Absolutely not. In today's world, zoos are nothing short of essential. Their main function is conservation. Without captive breeding, many endangered species would now be extinct - for example, the golden lion tamarin, red wolf and Przewalski's horse. I am not for a moment suggesting that we should stop trying to protect animals' natural habitats, but if endangered species were to become extinct in the wild (which sadly seems quite likely in the near future), zoos will have preserved them for future generations, with enough genetic diversity that the possibility for reintroduction to the wild exists. In my opinion it would be unforgivable to allow tigers, pandas and so on to become extinct because they were wiped out in the wild due to hunting, habitat loss, etc., and people did not want to see them in captivity. Would you like to have explain to your children or grandchildren that they will never see a tiger except in pictures, because you disagreed with zoos? I certainly wouldn't.
Zoos are also vital for education, enabling people to see beautiful wild animals that they would never otherwise get to see, and teaching them about the threats to their species, which hopefully encourages them to respect and protect animals. The money they bring in is used to pay for the animals' food and care and to fund breeding programmes, as well as the employees' wages. Some also goes towards funding the protection of animals in the wild, and their habitats.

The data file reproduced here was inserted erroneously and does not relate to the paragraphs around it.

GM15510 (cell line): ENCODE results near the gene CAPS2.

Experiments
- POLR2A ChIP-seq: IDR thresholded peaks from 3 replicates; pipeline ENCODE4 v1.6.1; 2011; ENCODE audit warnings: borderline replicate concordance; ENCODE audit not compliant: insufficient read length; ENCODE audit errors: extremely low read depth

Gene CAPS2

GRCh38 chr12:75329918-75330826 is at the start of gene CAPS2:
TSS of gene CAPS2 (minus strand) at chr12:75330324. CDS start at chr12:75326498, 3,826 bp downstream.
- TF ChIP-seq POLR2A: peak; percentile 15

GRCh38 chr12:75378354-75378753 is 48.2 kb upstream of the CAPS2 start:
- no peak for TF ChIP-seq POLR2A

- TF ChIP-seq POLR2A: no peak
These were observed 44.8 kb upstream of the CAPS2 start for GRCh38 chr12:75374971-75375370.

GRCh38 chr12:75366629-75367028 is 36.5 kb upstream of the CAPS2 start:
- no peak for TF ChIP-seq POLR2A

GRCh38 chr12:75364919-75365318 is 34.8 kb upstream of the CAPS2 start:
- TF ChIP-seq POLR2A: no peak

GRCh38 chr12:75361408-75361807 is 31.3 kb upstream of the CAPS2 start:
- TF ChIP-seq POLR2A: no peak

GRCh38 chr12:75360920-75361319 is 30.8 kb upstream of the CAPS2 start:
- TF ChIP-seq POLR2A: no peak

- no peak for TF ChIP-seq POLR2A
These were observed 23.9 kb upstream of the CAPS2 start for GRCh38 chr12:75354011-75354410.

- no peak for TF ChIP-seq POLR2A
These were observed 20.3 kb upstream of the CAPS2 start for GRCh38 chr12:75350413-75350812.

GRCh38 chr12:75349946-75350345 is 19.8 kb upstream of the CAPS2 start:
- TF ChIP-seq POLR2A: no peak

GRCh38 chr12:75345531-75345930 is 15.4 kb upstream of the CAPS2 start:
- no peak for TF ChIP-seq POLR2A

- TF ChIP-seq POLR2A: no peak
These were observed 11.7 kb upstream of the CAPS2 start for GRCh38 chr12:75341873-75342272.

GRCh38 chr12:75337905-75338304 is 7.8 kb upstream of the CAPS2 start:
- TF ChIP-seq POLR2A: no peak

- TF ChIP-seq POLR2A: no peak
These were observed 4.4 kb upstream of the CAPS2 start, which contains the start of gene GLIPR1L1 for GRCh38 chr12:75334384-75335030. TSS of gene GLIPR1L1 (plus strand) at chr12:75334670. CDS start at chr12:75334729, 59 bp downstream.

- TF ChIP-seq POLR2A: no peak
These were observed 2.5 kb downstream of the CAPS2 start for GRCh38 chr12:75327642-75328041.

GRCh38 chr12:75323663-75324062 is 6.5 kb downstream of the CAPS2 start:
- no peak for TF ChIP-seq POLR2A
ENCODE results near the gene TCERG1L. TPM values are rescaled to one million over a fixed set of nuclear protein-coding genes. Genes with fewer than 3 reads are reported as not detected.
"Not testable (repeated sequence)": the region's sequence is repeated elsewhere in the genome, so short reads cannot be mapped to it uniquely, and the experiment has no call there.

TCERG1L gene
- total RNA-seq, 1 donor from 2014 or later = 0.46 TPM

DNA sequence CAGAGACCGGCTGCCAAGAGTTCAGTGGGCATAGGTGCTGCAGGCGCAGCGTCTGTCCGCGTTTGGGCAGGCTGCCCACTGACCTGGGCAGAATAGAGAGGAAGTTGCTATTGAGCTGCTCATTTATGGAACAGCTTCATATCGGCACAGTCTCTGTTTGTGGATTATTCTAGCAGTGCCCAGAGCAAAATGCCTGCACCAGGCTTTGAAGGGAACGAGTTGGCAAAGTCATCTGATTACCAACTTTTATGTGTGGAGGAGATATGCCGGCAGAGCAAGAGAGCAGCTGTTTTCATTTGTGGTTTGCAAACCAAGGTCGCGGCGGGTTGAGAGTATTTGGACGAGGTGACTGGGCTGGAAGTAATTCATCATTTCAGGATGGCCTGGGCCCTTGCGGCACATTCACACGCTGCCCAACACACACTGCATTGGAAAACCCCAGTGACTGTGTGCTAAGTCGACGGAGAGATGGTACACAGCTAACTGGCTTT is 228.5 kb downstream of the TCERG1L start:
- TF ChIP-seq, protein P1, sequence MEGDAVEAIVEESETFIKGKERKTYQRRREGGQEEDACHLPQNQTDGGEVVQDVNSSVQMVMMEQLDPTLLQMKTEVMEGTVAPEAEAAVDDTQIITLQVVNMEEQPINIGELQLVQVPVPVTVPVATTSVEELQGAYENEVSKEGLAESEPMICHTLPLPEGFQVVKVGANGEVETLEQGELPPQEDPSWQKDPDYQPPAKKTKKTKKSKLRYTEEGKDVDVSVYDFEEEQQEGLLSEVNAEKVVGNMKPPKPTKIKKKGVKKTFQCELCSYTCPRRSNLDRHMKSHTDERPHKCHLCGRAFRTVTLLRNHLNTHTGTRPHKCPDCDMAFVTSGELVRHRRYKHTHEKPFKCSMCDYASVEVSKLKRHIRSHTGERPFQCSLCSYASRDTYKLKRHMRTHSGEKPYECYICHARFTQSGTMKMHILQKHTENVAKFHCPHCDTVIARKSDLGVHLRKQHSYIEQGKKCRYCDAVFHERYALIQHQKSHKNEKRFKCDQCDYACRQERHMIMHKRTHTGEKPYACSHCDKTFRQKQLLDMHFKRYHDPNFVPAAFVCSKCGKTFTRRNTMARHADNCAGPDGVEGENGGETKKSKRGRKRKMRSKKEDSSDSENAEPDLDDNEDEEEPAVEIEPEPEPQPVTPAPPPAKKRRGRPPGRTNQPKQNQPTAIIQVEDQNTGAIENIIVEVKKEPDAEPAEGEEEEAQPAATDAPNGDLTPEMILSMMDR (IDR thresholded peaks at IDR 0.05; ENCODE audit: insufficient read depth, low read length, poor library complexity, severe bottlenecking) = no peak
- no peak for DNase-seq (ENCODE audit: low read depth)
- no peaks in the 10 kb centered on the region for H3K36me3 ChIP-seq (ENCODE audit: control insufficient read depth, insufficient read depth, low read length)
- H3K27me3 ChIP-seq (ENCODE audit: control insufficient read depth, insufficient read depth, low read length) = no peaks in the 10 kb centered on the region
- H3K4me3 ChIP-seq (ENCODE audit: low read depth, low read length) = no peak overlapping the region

It's true that captive conditions in the past were often cruel, the animals being kept in cramped cages and so on, and indeed this is sometimes still the case in some countries, but in civilised countries zoos are carefully regulated - the animals are kept in conditions as close as possible to their natural habitat, with plenty of space, good diets and immediate medical care if they need it. Everything possible is done to ensure that they don't get bored - environmental enrichment is found in all good zoos. The animals...
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